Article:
CHEYENNE — Gov. Matt Mead and University of Wyoming President Dick McGinity announced a new corporate partnership Friday that will bolster UW’s research into oil and gas extraction.
In a news conference at the State Capitol, Mead and McGinity said UW will receive $12 million in equipment from Oregon-based FEI, a scientific and technical instrument manufacturer. Mead said the state is providing a funding match, bringing the total investment to $24 million.
Specifically, FEI has agreed to provide imaging equipment — including an environmental transmission electron microscope — as well as software to support UW’s research into how oil and gas flow through porous rocks.
“This partnership is a great example of how industry, the university and the state can lay the groundwork for game-changing research that will benefit the people of Wyoming and the nation for decades to come,” McGinity said. “UW and FEI will focus on further development of digital rock technology to gain better insight into flow and transport behavior of unconventional and conventional oil and gas reservoirs.”
McGinity said FEI’s equipment will help UW establish the Center of Innovation for Flow in Porous Media, a research program that is slated to be housed in UW’s new 90,000-square-foot High Bay Research Facility,currently under construction in Laramie and slated to open next summer.
FEI’s equipment will help UW researchers get an unprecedented level of insight into hydrocarbons flow, creating two- and three-dimensional models that can measure flow at the nanometer level, or one one-billionth of a meter.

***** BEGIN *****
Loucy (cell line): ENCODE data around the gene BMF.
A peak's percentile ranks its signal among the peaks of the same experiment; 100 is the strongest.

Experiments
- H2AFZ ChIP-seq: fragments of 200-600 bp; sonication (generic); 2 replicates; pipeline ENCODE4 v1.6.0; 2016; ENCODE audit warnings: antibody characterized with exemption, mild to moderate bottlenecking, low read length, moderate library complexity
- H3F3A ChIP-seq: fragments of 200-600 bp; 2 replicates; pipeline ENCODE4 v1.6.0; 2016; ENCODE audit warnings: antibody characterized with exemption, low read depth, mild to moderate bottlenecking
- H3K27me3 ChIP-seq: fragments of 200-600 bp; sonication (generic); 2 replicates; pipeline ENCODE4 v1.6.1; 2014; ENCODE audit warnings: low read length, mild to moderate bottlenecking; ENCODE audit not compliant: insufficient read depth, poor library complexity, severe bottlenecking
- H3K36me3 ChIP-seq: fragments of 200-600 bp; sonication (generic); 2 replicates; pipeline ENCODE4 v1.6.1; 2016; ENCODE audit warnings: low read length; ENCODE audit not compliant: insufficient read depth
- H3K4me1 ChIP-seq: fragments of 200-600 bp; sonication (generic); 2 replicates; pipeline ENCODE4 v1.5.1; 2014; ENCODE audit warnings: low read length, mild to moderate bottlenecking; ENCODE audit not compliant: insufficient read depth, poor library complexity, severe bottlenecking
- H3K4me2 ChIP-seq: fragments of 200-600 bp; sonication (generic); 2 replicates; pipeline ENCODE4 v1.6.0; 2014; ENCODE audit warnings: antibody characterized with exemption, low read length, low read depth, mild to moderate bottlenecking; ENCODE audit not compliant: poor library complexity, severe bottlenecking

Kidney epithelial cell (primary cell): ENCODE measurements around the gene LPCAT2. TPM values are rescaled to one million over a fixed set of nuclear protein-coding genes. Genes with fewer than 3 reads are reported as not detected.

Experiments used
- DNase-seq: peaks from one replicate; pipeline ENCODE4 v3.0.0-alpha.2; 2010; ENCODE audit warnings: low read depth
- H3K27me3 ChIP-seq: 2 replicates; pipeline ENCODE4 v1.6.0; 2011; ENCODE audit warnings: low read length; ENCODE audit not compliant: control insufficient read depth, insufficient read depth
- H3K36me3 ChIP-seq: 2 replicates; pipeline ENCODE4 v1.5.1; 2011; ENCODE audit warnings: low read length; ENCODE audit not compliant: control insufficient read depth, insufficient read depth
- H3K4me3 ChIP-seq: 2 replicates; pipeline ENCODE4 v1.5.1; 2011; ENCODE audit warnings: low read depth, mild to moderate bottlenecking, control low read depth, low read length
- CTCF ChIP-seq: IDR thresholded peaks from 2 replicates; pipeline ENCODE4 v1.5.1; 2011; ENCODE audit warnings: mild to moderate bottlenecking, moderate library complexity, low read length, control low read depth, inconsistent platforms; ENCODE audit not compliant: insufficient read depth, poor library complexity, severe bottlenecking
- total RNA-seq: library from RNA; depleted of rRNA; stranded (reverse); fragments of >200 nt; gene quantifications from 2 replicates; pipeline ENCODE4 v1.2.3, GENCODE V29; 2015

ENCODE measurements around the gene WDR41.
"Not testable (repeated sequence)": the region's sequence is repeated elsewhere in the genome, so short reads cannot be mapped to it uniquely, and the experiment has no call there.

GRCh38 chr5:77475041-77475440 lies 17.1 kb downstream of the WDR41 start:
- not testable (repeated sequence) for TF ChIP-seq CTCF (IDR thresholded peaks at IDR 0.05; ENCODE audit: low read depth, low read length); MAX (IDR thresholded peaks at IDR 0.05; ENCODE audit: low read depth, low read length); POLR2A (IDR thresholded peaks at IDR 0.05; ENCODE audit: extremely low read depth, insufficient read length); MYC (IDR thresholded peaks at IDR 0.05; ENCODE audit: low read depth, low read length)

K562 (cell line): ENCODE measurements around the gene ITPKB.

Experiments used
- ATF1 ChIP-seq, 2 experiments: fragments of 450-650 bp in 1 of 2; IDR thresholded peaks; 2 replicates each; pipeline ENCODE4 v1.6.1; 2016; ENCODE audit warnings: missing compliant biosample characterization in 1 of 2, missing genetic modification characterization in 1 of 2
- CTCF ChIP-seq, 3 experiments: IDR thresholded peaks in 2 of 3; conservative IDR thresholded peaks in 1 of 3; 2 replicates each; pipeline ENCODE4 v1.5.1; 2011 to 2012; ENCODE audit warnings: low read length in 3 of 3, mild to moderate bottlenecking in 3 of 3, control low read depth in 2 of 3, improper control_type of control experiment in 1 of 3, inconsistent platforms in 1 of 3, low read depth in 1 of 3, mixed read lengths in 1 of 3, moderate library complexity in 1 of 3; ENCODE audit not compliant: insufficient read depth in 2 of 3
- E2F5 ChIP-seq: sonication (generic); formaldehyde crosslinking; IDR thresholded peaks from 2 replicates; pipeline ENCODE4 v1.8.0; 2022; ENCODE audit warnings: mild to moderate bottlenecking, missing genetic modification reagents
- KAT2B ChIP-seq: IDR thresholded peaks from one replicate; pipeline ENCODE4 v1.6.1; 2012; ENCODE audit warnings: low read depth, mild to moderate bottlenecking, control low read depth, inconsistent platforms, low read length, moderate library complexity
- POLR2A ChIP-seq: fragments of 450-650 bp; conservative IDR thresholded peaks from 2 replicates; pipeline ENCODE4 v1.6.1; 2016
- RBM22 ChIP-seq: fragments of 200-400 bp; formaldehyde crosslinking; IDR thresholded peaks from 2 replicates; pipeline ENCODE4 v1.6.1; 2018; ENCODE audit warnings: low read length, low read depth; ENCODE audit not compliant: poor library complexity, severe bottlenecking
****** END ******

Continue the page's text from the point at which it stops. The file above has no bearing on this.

The idea is that by understanding how oil and gas flow through porous rock at that level of detail, researchers can better inform energy companies on how to optimize their drilling and production operations.
Mead said that while Wyoming may be the smallest state in terms of population, with just one publicaly funded university, FEI’s decision to partner with UW will result in cutting-edge research, the likes of which no one else in the world is doing.
“UW (is) in a leadership role, not just in this country, but in the world in terms of the technology we are developing,” Mead said.
“We’re not going to be able to change market conditions, but we can change the technology in a real-world way that is commercially useable, that provides better margins for those in the (oil and gas) industry.”
Mead added that, in the past, oil and gas companies have had to make inferences about how oil and gas might flow through a rock formation when determining how to extract it, and that alone could take years, depending on the location.
With FEI’s technology and UW’s research expertise, he said, the time it takes to do that sort of analysis could be cut by an order of magnitude.
“If you take something that takes three years down to three months, imagine the savings that creates,” Mead said. “On top of all this, this combined $24 million lift for the university … how nice is it for us to be able to say with a complete straight face, ‘What we’re doing here no one else in the world is doing?'”
Mark Bashforth with FEI said his company’s partnership with UW makes sense, not only for the innovations it will provide in advancing oil and gas research, but also for the adoption of that research.
Bashforth said that by getting students exposed to new technologies before they go into the oil and gas industry as graduates, those same students may help push the adoption of those technologies in an industry that has often proven resistant to them.
“The oil and gas industry is very conservative by nature; it’s slow to change, and even slower to adopt new technology and methodologies,” Bashforth said.
“We believe the future graduates coming from the energy programs from the university will take with them this unique knowledge … and take that into the industry, introducing new innovation and new ideas, helping the industry understand how it can better enhance recovery.”
This article was written by James Chilton from Wyoming Tribune-Eagle, Cheyenne and was legally licensed through the NewsCred publisher network.